Collaboration, cross-pollination and inclusivity: An interview with the collective Femme Culture
Culture — 17.01.18
Groups of female collectives have been emerging rapidly and consistently in the last decade, addressing the unnerving realities we face in society around gender equality by promoting discussions between like-minded individuals. Take Gurls Talk, founded by Adowa Adua. The online platform provides a safe space for girls and women to share and listen without any judgment or stigma; ultimately promoting self-empowerment. Likewise, Babyface, a creative agency, inspired by the lack of any authentic platform for women to speak about their careers, continues to shine a light on the power of networks and speaks to a more current younger generation. More recently, the record label and collective, Femme Culture, has gained recognition and momentum in London for its desire to champion women in the arts and push forward-thinking music through its carefully curated club nights and events.
In 2015, instead of watching Jamie xx in concert, musician and producer Elkka found herself breaking down to her girlfriend. While succeeding in writing music for other musicians, she was desperate to be writing her own and felt a severe lack of support for emerging female producers in the industry. By the end of 2015, Elkka was producing her first EP and by December 2016 had released her debut EP through her new label, Femme Culture. Inspired by the positive efforts and outcomes that came from her self-will and determination, Elkka released her second single in April 2017 and hosted Femme Culture’s first club night in the same month. It is here that Elkka met DJ and Marketing Manager at Bleep (Warp Records Sister Company) Ludo, who through a mutual friend was booked to play that night. Ever since the pair have been working as a duo to promote and grow the collective.
Femme Culture’s club nights and special events break down social barriers implemented by technology, which continues to inhibit physical interaction and engagement in our digitally oriented society. Bringing together like-minded individuals, the collective provides a platform for artists and musicians to collaborate, while also offering a space for everyone to engage and connect through music, dance and different forms of art. In September 2017, for example, Femme Culture partnered with photographer Sophie Mayanne, whose photographic project ‘Behind the Scars’ has generated worldwide press for its promotion of unconventional beauty.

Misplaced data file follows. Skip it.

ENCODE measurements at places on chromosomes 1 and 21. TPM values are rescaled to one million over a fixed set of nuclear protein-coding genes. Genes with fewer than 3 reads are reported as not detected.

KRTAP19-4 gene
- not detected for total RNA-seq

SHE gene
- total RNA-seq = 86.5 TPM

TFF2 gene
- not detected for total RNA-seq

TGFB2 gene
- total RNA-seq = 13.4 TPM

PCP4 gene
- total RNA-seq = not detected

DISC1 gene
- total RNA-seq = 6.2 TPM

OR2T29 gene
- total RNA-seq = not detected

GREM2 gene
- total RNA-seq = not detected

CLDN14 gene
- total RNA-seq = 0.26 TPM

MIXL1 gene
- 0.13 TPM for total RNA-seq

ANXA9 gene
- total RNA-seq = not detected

Teeth Magazine met with the creative duo to find out more about why they wish to use their collective to promote cross-pollination between different art forms and what 2018 has in store for Femme Culture.
Do you have an artistic statement/brief for Femme Culture? A few lines explaining what you want from it and what exactly it is would be great.
Femme Culture is a record label and collective, born out of the desire to champion women in the arts and push forward-thinking music. As the team and projects expanded, so has our mission to keep purveying our original ethos whilst seeking soul/mind-bending sounds and arts.
What has been your’s and Ludo’s favourite moment since starting Femme Culture?
Elkka: It’s really hard to pinpoint one single moment, but I remember standing there, halfway through our Behind The Scars party for Sophie Mayanne and feeling so proud of what we had curated – bringing together incredible artists and people for an amazing project.
Ludo: Mine would have to be when I burned to CD all of Elkka’s releases, printed a picture of us together as artwork for the case to gift it to my mom for Christmas. And showed it to Elkka before going back to back for a gig and my heart just melted there at that moment out of love, pride, and expectation.